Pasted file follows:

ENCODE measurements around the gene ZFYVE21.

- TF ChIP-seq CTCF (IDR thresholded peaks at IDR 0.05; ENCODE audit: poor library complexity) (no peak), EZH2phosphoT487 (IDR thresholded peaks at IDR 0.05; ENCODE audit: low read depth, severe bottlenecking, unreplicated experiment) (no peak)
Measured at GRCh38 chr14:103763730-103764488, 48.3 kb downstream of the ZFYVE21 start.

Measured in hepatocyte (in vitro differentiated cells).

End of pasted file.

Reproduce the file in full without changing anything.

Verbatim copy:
ENCODE measurements around the gene ZFYVE21.

- TF ChIP-seq CTCF (IDR thresholded peaks at IDR 0.05; ENCODE audit: poor library complexity) (no peak), EZH2phosphoT487 (IDR thresholded peaks at IDR 0.05; ENCODE audit: low read depth, severe bottlenecking, unreplicated experiment) (no peak)
Measured at GRCh38 chr14:103763730-103764488, 48.3 kb downstream of the ZFYVE21 start.

Measured in hepatocyte (in vitro differentiated cells).